B.C. First Nation says caught off guard by fishery closure
A joint planning process between the Heiltsuk Nation and Ottawa is on the rocks after Fisheries Minister Joyce Murray canceled the First Nation’s critical kelp spawning fishery late last year, officials said. Heiltsuk leaders.
They maintain that the decision, announced on Dec. 16, came without notice and after Fisheries and Oceans Canada and Heiltsuk agreed to a limited spawn-on-kelp fishery.
“The unilateral decision took more from us than the fishing,” Chief Councilor-elect Marilyn Slett said in a recent interview.
“The decision that was made and how [Ms. Murray] did, also removed this joint management process from under us.
Heiltsuk leaders are meeting this month to discuss possible next steps.
The Heiltsuk kelp spawn fishery – which involves harvesting herring roe, or roe, from kelp suspended in the ocean – typically accounts for sales of around $5-6 million per year, mostly to Japan , making it a small part of Canada’s total seafood and aquaculture exports, which were $8.7 billion last year.
But fishing is a big deal for the Heiltsuk, both economically and culturally. Tensions around the country’s joint management process highlight challenges for Ms Murray, whose mandate letter asks her to restore stocks while integrating indigenous knowledge into policy decisions.
Ms Murray’s staff said she was unavailable for an interview.
In an emailed statement, Ms Murray’s press secretary Claire Teichman said the minister was committed to conserving and protecting Pacific herring.
“Pacific herring are vital to the health of our ecosystem, and the stock is in a fragile state,” Ms. Teichman said, adding that “we need to do what we can to protect and regenerate this important forage species.”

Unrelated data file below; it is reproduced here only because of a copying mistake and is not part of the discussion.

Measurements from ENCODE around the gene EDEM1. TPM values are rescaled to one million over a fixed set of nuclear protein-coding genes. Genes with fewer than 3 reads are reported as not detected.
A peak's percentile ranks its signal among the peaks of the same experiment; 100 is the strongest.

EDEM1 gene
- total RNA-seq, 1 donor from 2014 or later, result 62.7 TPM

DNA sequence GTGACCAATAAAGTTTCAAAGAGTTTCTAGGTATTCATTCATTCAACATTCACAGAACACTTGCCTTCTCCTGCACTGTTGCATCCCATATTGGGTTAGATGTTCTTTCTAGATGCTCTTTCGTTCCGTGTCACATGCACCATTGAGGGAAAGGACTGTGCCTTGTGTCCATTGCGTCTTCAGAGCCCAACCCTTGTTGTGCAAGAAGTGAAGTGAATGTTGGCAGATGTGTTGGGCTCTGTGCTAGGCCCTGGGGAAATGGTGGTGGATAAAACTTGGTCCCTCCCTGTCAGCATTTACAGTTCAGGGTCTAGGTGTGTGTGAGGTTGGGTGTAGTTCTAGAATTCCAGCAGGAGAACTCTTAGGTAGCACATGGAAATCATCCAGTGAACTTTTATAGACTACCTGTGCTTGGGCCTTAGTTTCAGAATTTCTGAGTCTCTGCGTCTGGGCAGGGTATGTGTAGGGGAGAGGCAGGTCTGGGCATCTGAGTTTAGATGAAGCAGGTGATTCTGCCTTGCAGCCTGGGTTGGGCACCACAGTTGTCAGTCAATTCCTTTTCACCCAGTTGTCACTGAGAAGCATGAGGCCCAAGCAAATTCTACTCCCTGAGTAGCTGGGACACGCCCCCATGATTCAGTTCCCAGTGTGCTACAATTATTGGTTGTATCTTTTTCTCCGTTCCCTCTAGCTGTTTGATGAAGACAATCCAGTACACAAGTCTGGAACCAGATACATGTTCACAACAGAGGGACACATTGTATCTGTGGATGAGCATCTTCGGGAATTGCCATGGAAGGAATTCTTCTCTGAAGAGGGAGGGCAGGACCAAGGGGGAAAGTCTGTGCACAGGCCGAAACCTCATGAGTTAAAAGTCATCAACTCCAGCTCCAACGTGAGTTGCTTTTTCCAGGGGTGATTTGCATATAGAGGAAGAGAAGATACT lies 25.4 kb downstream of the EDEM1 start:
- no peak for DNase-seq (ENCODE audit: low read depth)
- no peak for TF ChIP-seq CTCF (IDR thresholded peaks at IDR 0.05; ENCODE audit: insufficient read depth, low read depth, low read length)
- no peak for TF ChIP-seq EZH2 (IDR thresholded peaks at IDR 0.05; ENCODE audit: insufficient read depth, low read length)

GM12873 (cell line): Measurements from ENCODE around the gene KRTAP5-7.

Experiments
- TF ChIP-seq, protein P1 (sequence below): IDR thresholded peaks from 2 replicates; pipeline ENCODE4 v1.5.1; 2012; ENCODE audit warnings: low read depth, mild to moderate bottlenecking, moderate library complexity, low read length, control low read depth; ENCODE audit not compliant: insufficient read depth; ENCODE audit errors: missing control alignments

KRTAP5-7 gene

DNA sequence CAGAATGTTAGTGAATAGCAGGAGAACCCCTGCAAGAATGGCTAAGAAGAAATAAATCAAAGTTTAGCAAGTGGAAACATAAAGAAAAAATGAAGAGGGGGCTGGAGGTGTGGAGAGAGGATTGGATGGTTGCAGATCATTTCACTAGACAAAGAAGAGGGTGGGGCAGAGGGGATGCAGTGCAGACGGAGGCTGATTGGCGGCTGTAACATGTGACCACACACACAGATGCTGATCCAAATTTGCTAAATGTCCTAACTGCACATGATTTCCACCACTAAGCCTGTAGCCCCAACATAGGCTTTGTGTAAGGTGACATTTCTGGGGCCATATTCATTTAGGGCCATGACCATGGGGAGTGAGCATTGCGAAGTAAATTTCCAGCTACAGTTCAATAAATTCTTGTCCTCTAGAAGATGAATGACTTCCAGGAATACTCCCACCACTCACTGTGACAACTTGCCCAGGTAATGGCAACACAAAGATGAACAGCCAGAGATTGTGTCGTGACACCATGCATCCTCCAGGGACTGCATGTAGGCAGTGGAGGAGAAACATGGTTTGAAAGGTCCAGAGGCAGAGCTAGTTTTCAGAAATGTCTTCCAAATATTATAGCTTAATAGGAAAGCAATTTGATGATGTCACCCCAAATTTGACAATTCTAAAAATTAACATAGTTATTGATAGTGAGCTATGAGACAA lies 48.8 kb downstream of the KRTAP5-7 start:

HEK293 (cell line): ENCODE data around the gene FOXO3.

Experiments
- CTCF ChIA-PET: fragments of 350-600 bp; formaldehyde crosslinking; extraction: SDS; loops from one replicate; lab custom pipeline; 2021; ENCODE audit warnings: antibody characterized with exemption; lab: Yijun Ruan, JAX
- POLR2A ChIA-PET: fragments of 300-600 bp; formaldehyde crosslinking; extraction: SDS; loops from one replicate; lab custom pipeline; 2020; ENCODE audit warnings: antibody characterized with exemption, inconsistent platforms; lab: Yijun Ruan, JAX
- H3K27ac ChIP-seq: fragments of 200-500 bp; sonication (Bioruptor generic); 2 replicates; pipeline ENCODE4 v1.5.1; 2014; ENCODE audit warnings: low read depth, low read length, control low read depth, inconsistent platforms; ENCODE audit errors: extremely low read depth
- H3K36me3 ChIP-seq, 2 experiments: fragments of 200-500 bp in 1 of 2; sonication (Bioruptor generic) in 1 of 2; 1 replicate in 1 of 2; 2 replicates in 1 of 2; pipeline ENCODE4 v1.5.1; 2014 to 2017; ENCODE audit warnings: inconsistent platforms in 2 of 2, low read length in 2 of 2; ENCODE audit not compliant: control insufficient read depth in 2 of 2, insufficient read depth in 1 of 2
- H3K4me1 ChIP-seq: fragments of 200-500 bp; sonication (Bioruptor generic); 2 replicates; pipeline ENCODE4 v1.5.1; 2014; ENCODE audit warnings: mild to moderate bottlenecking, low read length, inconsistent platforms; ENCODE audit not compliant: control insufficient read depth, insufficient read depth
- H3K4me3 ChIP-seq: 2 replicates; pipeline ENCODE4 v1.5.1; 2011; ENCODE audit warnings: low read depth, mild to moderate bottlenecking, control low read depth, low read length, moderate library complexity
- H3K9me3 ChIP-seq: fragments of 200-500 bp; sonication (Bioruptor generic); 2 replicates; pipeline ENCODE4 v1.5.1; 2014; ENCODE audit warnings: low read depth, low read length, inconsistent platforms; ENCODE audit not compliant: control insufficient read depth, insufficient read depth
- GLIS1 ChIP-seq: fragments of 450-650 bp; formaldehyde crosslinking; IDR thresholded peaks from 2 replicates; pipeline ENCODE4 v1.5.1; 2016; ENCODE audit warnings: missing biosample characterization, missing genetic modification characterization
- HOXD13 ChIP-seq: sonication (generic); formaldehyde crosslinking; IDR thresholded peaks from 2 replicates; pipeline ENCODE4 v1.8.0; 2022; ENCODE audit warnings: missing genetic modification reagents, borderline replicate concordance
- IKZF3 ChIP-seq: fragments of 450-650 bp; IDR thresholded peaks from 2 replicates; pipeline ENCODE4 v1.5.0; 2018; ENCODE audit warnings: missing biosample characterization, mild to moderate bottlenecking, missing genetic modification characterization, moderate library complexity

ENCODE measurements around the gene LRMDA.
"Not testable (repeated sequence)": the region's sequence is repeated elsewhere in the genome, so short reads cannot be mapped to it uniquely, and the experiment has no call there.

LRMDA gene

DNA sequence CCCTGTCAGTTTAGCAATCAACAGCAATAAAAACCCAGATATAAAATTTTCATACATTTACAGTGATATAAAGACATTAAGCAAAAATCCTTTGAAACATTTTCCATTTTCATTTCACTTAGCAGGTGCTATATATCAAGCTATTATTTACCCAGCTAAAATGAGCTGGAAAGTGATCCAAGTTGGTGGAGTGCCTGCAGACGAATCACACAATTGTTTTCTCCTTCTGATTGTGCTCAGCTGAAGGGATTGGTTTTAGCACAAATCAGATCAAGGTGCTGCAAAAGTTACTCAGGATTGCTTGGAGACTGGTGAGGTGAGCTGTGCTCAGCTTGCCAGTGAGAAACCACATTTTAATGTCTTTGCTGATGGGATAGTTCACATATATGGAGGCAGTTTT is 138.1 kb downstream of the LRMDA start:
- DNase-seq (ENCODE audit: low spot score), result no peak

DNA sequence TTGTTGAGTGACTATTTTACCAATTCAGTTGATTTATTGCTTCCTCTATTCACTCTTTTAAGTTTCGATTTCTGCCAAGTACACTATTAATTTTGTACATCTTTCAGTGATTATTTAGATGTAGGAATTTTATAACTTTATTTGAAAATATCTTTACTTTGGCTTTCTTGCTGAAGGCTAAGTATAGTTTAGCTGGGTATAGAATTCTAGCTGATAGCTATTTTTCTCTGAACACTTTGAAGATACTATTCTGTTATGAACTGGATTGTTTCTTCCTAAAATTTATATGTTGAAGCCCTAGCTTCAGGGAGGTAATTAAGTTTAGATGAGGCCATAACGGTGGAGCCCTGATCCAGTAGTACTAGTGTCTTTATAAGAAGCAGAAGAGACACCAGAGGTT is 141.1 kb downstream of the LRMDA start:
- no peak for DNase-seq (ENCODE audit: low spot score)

Fisheries and Oceans Canada considered First Nations input in its decision on harvest levels and is maintaining fishing for food, social and ceremonial purposes in all First Nations areas, she added.
The Heiltsuk, however, say their input was ignored, despite a joint management process that concluded a limited kelp spawn fishery could continue.
That process began with a compromise reached in 2015, after Heiltsuk members occupied the federal ministry’s office in Bella Bella, British Columbia, that year to protest the commercial herring fishery in the area.
Through this joint process, the Heiltsuk have pushed for a more conservative approach to stock estimates and higher conservation goals, said Heiltsuk Director of Fisheries Mike Reid.
Until late last year, that process, based on input from the Heiltsuk Fisheries and Research Department, had enabled a small spawning fishery on kelp, Reid said.
“There is nothing in this science that says our fishery would impact herring biomass or health,” he said.
Kelp spawning usually occurs in March and April, depending on when the fish arrive.
On December 16, Ms Murray announced that most commercial Pacific herring fisheries would be closed, citing risks to wild salmon, which depend on herring for food.
In a Dec. 17 email to Mr. Reid, provided to The Globe and Mail, Fisheries and Oceans Canada says he is “a bit at a loss for a lot of words…based on advice received yesterday.” The email goes on to discuss draft language for a regional fishing plan that will close the kelp spawn fishery, acknowledging that the draft language “is not an agreed-upon approach that is supported by the Heiltsuk.”
The main community of the Heiltsuk is Bella Bella, located on the central coast of British Columbia and accessible by boat or plane. The nation’s traditional territory covers approximately 35,500 square kilometers of land and sea.
Frank Brown, Heiltsuk hereditary chief and longtime fisherman, said kelp spawning can involve up to nearly 700 people – families tend to go out and harvest together – and is a major source of income for the community.
He argued that small-scale, low-impact fishing, such as harvesting Heiltsuk kelp spawn, could be part of a more sustainable fishing industry.
“We are moving through a time of enormous uncertainty,” Brown said, citing an ocean heat wave known as “the gout” and ocean acidification as two of many factors affecting ocean health.
“This is a place-based aboriginal fishery. It’s a model of how we can navigate, move forward in these uncertain times.
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